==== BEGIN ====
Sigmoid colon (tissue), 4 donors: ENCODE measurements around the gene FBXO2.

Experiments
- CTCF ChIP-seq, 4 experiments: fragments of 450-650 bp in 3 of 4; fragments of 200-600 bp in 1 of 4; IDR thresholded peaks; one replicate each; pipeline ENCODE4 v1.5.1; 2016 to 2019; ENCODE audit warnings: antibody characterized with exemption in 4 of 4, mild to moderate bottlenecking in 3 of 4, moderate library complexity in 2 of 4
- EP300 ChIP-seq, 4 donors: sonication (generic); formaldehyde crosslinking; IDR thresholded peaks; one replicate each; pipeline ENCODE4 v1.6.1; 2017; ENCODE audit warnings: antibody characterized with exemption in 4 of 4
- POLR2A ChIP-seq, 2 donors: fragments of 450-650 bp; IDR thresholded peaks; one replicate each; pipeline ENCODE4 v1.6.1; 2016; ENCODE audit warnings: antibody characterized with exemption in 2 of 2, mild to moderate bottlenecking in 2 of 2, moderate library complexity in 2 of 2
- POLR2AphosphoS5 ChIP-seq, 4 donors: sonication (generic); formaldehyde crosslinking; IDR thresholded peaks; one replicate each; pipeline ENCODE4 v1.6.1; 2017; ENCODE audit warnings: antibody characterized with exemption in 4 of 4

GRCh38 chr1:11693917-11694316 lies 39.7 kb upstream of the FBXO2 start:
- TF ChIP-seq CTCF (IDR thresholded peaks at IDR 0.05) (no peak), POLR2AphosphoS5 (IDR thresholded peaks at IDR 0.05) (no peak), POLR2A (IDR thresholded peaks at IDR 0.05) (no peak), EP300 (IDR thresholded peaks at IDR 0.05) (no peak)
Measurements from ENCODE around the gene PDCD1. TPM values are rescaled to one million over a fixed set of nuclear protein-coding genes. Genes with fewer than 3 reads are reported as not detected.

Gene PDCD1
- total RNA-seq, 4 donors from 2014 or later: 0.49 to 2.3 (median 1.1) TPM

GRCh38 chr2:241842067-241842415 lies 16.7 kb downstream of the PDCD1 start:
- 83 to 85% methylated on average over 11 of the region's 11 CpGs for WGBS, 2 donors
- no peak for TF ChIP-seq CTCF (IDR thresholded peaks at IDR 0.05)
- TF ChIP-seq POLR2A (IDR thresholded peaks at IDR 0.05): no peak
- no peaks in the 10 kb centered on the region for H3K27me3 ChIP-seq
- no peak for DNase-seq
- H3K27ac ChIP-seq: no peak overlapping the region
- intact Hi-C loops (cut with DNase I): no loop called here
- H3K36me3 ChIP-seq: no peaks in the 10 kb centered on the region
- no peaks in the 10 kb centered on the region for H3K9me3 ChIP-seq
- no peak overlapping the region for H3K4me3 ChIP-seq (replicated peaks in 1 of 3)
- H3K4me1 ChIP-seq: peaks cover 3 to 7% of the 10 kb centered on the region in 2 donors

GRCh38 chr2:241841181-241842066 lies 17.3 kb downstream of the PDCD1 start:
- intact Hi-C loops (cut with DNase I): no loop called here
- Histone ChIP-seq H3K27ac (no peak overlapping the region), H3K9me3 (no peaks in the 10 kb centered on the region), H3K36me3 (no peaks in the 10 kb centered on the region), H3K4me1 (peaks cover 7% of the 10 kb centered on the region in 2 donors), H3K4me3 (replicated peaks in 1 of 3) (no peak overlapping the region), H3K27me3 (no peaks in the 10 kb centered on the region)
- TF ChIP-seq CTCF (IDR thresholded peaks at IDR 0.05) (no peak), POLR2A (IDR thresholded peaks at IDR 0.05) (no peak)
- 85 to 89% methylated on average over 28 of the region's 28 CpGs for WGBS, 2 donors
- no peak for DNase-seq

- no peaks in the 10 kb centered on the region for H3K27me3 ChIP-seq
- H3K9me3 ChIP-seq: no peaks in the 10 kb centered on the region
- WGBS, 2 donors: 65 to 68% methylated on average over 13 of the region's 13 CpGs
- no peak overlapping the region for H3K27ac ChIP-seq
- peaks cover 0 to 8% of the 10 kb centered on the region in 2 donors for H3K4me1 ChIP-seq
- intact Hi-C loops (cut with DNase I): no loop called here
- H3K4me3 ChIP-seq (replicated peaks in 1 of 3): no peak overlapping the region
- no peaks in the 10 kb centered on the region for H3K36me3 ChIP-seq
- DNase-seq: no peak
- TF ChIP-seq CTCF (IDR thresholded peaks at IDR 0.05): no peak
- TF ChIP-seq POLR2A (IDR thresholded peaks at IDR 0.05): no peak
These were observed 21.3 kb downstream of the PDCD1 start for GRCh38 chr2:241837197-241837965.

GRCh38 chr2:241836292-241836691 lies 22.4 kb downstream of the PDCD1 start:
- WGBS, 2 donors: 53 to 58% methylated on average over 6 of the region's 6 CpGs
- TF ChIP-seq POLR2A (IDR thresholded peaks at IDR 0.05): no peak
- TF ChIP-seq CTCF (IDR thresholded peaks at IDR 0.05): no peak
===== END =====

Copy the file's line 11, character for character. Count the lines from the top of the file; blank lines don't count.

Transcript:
- total RNA-seq, 4 donors from 2014 or later: 0.49 to 2.3 (median 1.1) TPM